Thursday, April 14, 2011

Waste Not

I really hate waste. Especially wasted food. I have had plenty of years of my life where food has not always been plentiful, and I know how many people in the world are literally starving, so to me, food is like gold. And because people often comment to me that I seem to be able to stretch a little bit of money a long way, I thought I'd give you some of my tips, when it comes to feeding a family. Which you probably already know, but maybe never thought of.

1. I almost always shop with a purpose. Meaning, I don't just go to the grocery store and buy what looks good. I check the grocery store ads to see where the deals are, and I plan meals around those items. If chicken is on sale, then I plan to cook chicken. If roast is on sale, then that's what we're having. (Or, at least that's what I'm buying to freeze.) After checking the ads, I make a menu, usually for two weeks, detailing plans for breakfasts and dinners. I make my grocery list based on what I need for those meals. Everything I buy, I buy for a reason, and I use coupons wherever I can.

2. I cook from scratch most of the time. That means, I buy basics like flour (which I don't buy a whole lot of, since I grind my own wheat), sugar, eggs, butter, buttermilk, etc. You can bake a whole lot more with the basics than if you spent the same amount on prepackaged items. That means that if I want to make biscuits and gravy for breakfast, I (usually) make my own biscuits. I say 'usually', because there have been a few times that I had a coupon for Pillsbury refrigerated biscuits that was such an amazing deal, I chose to use that and count it as a time saver. But, usually, nutrition is way more important to me than time, so I opt in that direction.

3. I grind wheat and bake most of our bread. I also make powdered milk and will keep it in the fridge to use in baking, saving the fresh milk for drinking. We go through about a gallon a day--and that's with me saying, "Get out of the milk!", so it adds up. Using wheat and powdered milk also helps me feel confident using our food storage.

4. When I plan our menus, I schedule non-meat days. I usually try to schedule one bean day, one soup day, one vegetarian day, and one salad day. That keeps our meat consumption down, and it diversifies our nutrition. For bean day we might have chili, or black bean and chicken enchiladas. For soup day we might have lentil vegetable soup, or chicken tortilla soup, or black bean soup (we love black beans), or cheddar broccoli soup. For vegetarian day we might have a quiche, or a vegetable lasagna, or baked potato bar. For salad night we have some kind of huge dinner salad, like BBQ chicken salad, or taco salad, or just a huge salad bar night with a gazillion choices to make your own. Now obviously, many of these meals can be served in different categories (taco salad, if made with beans only and not meat can be our vegetarian night, for example), but the point is, it gets us out of the meat and side dish routine, and forces us to use a whole lot more veggies and grains. My kids eat a LOT of fruits and veggies. I pile their plates with vegetables or salad, and they eat it all, because they have to. I do not feel bad requiring them to eat large amounts of vegetables, so there. They can choose not to once they're out of my house, but these are the years that their bodies are growing and that growth is my responsibility. Also, I think they've developed good habits and a taste for vegetables, which will carry over into their adult years.

5. I pride myself in finding uses for everything so I don't have to throw things out. For example, we buy a lot of produce. In fact, I buy most of my produce at a separate produce market that is very cheap. We're talking an entire shopping cart just filled with fruits, veggies, and raw nuts. I know lots of people buy produce with good intentions and end up throwing it away. I hate doing that. My kids are flying to Arizona this evening for spring break with their dad, and I realized I still had quite a bit of veggies in the fridge that I couldn't eat alone. So, for breakfast I made our green drink and juiced them all. A bunch of kale, a bunch of parsley, 3 lbs. of spinach, several stalks of celery, a bag of carrots, a cucumber, and 5 or 6 apples. Took care of that! Also, I go through my fridge, freezer, and cupboards routinely and look for things that got left over. Like half a package of cream cheese, or a cup of whipping cream, or a can of garbanzo beans, or shredded chicken, or corn tortillas approaching their expiration. A few sweet potatoes in the cupboard means we're having baked sweet potato fries with dinner. Whatever I find, I search for a recipe to use it up, and many meals come together just for that reason--to avoid wasting something that's sitting in the fridge. You know how you buy something for a meal and then end up not needing it all. Finding a use for it always makes me feel so frugal and clever. Sometimes I see friend's fridges packed full of miscellaneous ingredients and I think, "Don't go shopping till you use all this stuff up!"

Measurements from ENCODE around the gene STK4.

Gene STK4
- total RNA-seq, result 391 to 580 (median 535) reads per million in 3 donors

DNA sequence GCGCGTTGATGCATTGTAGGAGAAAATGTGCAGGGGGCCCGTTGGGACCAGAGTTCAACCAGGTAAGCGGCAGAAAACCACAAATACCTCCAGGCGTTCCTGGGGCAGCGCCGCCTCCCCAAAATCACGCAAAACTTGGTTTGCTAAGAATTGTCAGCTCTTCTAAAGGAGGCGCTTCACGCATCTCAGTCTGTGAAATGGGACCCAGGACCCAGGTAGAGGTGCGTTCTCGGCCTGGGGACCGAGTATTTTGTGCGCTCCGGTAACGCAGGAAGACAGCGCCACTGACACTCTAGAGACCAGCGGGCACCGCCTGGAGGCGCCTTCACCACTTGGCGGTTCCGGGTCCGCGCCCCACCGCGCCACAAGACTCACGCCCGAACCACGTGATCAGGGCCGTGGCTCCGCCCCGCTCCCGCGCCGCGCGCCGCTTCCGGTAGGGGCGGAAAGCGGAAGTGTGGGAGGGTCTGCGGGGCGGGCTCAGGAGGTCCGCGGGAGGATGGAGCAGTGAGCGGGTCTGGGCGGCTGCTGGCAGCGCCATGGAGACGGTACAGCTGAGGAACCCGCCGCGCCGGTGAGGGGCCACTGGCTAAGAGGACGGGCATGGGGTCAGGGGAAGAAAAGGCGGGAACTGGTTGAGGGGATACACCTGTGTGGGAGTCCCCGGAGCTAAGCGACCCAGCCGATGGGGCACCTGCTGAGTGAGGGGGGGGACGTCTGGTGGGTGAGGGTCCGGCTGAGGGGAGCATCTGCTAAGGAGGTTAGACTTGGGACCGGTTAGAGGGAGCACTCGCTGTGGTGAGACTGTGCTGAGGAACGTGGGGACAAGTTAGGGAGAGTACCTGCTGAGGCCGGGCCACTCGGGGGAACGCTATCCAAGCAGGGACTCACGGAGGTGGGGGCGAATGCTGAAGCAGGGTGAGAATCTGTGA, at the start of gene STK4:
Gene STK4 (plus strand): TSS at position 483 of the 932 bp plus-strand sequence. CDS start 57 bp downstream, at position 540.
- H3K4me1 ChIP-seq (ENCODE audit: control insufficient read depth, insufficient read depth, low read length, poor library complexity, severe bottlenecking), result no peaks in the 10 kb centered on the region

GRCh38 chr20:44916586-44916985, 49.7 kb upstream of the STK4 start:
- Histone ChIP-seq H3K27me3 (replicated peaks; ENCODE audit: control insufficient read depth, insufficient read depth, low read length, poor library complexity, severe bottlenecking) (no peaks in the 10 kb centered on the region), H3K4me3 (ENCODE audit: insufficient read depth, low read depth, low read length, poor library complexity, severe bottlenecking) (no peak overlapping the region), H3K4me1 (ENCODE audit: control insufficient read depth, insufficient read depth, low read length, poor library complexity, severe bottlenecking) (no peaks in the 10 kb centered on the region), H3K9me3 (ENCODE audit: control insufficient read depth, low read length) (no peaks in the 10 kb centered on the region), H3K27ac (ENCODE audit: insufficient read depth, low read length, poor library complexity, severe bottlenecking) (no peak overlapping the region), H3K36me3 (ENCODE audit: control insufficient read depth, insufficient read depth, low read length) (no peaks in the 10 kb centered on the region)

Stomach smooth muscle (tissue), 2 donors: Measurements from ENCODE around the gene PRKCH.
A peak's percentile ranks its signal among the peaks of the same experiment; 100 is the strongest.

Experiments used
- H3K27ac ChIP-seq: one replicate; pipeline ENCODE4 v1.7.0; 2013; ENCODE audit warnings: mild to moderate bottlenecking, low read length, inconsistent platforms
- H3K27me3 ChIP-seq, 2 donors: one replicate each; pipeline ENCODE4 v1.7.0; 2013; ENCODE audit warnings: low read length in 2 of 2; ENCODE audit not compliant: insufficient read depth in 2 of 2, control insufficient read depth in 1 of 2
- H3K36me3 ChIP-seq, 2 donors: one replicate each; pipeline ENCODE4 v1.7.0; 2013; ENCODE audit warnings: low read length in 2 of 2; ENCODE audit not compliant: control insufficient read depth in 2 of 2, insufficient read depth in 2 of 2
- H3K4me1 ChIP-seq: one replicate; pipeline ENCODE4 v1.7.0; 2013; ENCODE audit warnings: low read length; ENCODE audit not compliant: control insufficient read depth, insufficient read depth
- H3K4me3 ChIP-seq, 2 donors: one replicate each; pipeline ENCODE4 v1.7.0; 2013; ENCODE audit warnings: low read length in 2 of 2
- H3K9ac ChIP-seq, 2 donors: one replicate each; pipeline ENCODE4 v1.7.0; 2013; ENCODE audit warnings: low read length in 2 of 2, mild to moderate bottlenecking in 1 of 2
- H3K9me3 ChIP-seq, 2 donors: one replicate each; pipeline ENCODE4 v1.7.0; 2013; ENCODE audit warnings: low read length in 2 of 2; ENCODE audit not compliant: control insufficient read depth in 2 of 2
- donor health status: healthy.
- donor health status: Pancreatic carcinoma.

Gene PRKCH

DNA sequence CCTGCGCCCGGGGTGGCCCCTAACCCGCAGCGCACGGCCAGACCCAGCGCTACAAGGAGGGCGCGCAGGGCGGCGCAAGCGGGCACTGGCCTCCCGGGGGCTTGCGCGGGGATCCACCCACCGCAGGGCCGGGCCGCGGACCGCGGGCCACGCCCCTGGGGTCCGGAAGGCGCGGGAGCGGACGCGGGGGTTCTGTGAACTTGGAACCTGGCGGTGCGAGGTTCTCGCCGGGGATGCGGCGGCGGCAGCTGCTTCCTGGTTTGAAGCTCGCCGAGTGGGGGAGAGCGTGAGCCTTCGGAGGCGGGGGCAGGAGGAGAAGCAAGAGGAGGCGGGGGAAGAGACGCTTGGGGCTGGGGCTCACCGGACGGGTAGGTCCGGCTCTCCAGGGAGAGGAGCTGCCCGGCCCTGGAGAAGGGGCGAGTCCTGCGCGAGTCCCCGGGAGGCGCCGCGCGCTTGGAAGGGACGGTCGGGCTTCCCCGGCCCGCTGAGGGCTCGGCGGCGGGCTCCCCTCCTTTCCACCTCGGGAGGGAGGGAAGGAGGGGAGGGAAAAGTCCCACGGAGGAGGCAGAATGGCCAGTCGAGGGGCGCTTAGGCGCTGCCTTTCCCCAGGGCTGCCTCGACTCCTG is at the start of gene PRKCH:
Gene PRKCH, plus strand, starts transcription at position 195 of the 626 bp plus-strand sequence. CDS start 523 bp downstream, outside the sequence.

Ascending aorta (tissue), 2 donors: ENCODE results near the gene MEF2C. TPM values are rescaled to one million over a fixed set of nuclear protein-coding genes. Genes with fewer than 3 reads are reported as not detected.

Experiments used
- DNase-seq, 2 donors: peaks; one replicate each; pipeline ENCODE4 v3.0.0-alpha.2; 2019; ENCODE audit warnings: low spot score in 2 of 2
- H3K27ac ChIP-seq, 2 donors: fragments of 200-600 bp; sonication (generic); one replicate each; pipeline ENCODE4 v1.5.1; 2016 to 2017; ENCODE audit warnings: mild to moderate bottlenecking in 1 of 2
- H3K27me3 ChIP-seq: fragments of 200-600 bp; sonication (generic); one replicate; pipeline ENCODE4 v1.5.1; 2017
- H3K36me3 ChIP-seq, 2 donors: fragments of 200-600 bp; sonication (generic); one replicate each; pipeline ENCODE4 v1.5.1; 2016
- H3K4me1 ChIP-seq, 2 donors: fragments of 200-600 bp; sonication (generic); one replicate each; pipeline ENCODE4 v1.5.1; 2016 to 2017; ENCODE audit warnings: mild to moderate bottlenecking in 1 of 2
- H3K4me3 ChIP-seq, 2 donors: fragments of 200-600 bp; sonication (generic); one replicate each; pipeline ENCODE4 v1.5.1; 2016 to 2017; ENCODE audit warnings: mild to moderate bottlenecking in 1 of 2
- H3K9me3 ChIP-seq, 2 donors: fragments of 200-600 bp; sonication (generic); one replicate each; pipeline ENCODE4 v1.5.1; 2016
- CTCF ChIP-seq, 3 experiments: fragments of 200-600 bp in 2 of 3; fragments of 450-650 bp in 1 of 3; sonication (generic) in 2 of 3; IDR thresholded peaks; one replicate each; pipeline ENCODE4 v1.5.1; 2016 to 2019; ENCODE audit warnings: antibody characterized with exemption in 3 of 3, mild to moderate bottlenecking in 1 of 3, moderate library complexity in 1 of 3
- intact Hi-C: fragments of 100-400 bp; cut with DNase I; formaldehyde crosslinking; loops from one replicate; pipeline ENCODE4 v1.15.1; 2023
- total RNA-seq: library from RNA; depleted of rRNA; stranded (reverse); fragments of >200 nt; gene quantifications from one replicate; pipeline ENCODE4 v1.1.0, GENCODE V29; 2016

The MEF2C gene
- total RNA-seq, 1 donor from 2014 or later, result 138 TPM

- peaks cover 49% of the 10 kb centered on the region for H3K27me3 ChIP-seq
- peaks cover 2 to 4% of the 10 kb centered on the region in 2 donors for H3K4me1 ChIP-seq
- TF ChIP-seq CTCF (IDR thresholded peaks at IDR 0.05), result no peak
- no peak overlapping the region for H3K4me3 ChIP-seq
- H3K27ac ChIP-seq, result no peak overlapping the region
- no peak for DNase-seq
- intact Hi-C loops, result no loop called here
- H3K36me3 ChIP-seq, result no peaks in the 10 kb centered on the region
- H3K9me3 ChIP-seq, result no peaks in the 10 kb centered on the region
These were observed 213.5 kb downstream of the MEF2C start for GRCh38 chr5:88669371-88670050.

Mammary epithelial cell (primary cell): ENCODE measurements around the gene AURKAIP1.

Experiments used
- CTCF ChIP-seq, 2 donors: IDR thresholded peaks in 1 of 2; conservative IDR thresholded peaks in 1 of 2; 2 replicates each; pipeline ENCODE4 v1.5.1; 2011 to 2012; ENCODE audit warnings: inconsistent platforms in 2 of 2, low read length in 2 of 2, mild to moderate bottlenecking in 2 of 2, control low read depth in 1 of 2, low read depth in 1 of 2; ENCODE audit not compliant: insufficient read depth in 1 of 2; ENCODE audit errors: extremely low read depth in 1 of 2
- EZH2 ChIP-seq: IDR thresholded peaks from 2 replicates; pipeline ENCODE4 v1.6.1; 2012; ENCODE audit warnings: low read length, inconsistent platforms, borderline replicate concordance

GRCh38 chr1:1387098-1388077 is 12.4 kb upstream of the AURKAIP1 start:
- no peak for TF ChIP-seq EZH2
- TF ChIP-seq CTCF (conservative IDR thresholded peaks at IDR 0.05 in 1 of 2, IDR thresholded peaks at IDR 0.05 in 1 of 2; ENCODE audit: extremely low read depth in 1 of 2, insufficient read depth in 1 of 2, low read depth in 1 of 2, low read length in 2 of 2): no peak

6. For lunches: I pack some of the kids' lunches every day (some like to buy, and we get free lunch). At the beginning of the week I make a batch of chicken salad. It's delicious. I use a big can of chunk chicken, some mayo, and I cut up one apple (with the peel) into little dices, and a stalk or two of celery into little dices and throw that in there. Sometimes, if they're in season, some halved red grapes. A bit of salt and pepper, and it's good to go. I buy those Orowheat Sandwich Thins, Whole Wheat. I toast one up and put the chicken salad on that. It's the perfect size, and I got sick of kids not eating their whole sandwich. (Waste!) Then I cover that chicken salad up, stick it in the fridge, and use it the whole week. Also in lunches goes a fruit bag (I cut up an apple, and throw in some grapes, or strawberries, or a mandarin orange), a vegetable bag (I cut up half a red pepper, throw in some baby carrots, and sugar snap peas), and then a nut bag (5 or 6 cashews and the same number of almonds). If I've done baking, I'll add a couple of mini pumpkin muffins or zucchini muffins. That's lunch. The kids take water. At the end of the day, they leave their brown lunch bags and zip-locs on the counter and I reuse them for the whole week. On Friday, I toss them, and on Monday they get new ones. I do own reusable insulated lunch bags, but my kids won't use them. Too embarrassing, they say. But they're fine eating a fruit bag and a vegetable bag, and no Twinkies, even in high school, so I'm good with that.